The second scenario is retaining Ruff but wiping his staff clean and starting it from scratch. One reason for that would be the Devils’ power play. For as bad as goaltending was, the power play was equally terrible. Mark Recchi was the assistant in charge of overseeing the power play, but the results have not been there since he joined the Devils ahead of the 2020-21 campaign. 

The Devils’ power play finished converting on only 15.63 percent of their chances this season, ranked 28th in the league. Their shot and chance generation ranked in the bottom three of the NHL, as it did in 2020-21. It’s clear what Recchi wants to implement on the man advantage isn’t working and is unlikely to work moving forward.

Lindy Ruff, New Jersey Devils
New Jersey Devils head coach Lindy Ruff (Photo by Jess Starr/The Hockey Writers)

Though there were times the power played clicked, it was because Hughes was doing things that maybe 95 percent of NHLers can’t pull off. If a team’s unit relies specifically on one player for it to be successful, it means there are deep systemic issues at hand. That point only strengthens, considering Dougie Hamilton had the worst season of his career on the power play. The Devils signed him to help bolster their man advantage, and I doubt he suddenly forgot how to quarterback a power play. So if Ruff does return, Recchi cannot be part of his staff moving forward. 

Alain Nasreddine is far from the Devils’ biggest coaching issue. Other than the 2020-21 season, his penalty kills have generally ranked in the top half of the NHL. With that said, he’s been a part of the Devils’ coaching staff for seven years. Sometimes it’s just time to move on and get fresh ideas, specifically for a defense that could use a bit of a different look if Ruff does indeed return. 

But whatever the case may be, the status quo is not acceptable. There cannot be zero changes to coaching. If Fitzgerald decides to move on from Ruff, that speaks for itself. But if he chooses to retain Ruff — Hughes did speak glowingly of Ruff yesterday, and he did go a bit out of his way to do so — then the rest of his staff will need an overhaul. It cannot be the same heading into 2022-23 because many of the same problems they had this season will persist. 

Defensive Depth if Subban Leaves via Free Agency

I’m not even sure defensive depth is a need, but it’s something that it wouldn’t hurt to address. The Devils’ top two defense pairs are set with Jonas Siegenthaler, Ryan Graves, Damon Severson and Dougie Hamilton. Graves and Severson are about to enter the final years of their contracts, but it seems unlikely they get moved ahead of the start of 2022-23, so they’ll be around. 

P.K. Subban will be an unrestricted free agent, so if the Devils don’t bring him back, there will be an opening on their third pair. If they fill it externally, pending UFAs like Mark Pysyk or Ilya Lyubushkin could make sense. With that said, they have prospects on the cusp of making the NHL in Reilly Walsh, Kevin Bahl and perhaps Nikita Okhotiuk. It’s possible they don’t need to look any further than their own farm system to replenish defensive depth.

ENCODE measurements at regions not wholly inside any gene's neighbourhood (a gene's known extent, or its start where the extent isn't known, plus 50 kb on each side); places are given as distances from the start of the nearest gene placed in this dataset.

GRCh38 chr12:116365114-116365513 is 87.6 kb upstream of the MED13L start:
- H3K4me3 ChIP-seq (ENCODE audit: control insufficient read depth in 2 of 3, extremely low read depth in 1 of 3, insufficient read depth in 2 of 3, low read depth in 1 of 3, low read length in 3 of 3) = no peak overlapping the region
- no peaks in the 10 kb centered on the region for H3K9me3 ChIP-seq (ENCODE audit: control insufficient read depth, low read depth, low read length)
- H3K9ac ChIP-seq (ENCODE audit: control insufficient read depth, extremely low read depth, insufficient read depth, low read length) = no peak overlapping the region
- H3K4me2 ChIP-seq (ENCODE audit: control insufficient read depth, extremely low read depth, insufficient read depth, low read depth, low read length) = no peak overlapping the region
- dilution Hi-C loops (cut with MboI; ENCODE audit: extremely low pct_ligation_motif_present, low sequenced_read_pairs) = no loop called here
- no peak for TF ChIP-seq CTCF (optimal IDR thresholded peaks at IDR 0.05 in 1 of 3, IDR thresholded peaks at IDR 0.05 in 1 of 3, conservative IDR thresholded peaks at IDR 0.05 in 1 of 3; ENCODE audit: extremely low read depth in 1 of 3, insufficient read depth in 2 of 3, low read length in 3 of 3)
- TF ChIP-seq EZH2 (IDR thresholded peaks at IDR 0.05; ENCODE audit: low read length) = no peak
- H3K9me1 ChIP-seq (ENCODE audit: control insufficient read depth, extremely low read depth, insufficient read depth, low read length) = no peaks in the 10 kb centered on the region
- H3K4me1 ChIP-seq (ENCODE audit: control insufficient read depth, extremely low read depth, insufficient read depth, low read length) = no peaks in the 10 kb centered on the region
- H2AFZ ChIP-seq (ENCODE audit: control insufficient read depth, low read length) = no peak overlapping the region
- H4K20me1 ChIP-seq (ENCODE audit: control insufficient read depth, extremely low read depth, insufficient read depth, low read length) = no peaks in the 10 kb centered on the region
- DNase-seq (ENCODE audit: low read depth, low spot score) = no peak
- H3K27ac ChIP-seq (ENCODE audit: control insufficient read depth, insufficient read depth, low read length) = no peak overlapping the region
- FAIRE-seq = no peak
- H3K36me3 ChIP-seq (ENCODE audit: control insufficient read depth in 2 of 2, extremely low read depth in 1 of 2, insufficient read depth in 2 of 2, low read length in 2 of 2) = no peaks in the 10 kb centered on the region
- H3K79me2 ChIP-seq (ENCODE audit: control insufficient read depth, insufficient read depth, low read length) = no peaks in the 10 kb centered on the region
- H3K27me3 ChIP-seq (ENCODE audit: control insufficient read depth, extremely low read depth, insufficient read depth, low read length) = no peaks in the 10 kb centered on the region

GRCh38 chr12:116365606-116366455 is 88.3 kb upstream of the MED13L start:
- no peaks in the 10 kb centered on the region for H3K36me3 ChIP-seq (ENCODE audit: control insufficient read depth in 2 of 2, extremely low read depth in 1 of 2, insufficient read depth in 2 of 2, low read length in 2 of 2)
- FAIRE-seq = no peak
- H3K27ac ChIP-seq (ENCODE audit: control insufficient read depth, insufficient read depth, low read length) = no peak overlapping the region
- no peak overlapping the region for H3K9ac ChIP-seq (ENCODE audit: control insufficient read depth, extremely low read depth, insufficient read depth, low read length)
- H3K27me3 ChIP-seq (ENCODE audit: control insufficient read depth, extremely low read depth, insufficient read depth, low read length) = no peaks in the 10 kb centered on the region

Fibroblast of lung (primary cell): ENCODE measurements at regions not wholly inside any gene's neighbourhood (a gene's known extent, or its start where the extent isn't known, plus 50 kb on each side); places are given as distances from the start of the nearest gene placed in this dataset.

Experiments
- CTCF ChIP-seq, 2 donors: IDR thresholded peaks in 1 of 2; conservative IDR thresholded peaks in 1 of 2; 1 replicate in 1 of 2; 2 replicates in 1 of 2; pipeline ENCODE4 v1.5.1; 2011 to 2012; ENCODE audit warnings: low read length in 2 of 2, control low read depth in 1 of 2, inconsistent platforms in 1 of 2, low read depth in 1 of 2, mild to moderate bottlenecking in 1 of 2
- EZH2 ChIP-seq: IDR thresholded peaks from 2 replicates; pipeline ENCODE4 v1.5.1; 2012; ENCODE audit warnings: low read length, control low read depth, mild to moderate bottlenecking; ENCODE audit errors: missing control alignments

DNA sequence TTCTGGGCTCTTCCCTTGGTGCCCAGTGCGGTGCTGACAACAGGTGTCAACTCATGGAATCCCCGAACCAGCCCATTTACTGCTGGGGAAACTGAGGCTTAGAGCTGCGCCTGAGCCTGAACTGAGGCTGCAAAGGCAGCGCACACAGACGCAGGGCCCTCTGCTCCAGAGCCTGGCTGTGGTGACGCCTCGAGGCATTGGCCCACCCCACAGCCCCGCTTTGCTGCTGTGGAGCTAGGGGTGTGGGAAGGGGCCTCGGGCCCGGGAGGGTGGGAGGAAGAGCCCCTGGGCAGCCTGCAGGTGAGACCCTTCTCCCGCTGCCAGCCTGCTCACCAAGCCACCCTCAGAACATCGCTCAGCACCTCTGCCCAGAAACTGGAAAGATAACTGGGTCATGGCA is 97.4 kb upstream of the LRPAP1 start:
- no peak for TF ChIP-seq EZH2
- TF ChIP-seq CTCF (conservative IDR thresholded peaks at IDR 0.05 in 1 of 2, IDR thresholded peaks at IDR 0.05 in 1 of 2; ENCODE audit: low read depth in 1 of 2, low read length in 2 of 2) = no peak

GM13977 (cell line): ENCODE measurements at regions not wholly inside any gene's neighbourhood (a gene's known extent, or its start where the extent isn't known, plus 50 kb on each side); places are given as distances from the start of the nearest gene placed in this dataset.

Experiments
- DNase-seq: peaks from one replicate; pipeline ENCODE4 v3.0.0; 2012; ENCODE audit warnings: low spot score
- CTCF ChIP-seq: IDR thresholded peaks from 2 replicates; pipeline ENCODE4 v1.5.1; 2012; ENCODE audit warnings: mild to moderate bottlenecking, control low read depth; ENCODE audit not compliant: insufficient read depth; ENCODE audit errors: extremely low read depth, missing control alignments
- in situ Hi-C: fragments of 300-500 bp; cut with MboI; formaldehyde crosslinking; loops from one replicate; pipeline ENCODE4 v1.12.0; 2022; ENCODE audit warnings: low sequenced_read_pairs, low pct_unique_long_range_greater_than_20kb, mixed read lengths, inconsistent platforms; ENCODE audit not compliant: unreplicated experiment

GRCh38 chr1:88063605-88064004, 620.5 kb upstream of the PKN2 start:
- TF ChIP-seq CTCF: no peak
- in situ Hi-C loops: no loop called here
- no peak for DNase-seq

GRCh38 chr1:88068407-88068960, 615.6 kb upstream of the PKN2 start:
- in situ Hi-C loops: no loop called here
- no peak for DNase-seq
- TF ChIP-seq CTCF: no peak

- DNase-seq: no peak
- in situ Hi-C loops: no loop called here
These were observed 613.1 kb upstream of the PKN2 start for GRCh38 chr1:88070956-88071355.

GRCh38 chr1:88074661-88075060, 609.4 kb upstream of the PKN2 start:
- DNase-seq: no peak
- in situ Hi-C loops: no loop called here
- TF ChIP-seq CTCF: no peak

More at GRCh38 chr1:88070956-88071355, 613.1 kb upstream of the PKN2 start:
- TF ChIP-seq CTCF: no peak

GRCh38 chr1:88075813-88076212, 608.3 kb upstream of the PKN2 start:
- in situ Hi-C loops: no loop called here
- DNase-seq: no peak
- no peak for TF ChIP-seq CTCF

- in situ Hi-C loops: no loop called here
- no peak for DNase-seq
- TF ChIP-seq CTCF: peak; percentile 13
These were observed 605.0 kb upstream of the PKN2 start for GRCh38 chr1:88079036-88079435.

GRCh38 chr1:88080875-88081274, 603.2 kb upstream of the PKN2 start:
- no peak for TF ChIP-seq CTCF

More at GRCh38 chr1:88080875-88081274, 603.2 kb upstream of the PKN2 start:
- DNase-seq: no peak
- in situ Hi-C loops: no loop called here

P.K. Subban, New Jersey Devils
New Jersey Devils defenseman P.K. Subban (Photo by Jess Starr/The Hockey Writers)

The other question is, what happens with Ty Smith? He had a very difficult 2021-22 that saw him take a step back from an already so-so rookie season. Are the Devils and Fitzgerald ready to give up on him? Or do they still view him as part of the future? If it’s the latter, he’ll be playing on their third pair next season, so there’ll only be one spot to fill if Subban doesn’t return. But Smith’s status is something to monitor once the rumor mill starts churning. 

Fitzgerald Has Work To Get Done, but It Can Get Done

The Devils and Fitzgerald have a good amount of work to do this offseason, but the team’s needs aren’t overwhelming as they were in previous years. Goaltending is an absolute must. That has to be priority No. 1, without a doubt, because it can have a massive impact on covering up other flaws. There also needs to be changes to coaching, whether it’s moving on from Ruff or retaining him and overhauling his staff. 

Related: Devils’ Young Core a Silver Lining in Lost Season

Adding a scorer or two would go a long way, even if it isn’t the pressing need that it was just a few months ago. Those scorers should be veterans, and when I say veterans, I mean players who have enough NHL experience but still fit the team’s timeline (hence Burakovsky or Copp as examples). Not players who are 35 years old or older and past their primes. 

There’s a path to the Devils becoming a playoff contender as soon as next season, and they can do it if they fill these needs, especially some coaching changes and finding goaltending. If they acquire a netminder or two that gives them average or better than average goaltending, it’ll be a game-changer in 2022-23. But they have to get it right. Otherwise, it’ll be the same dance a year from now.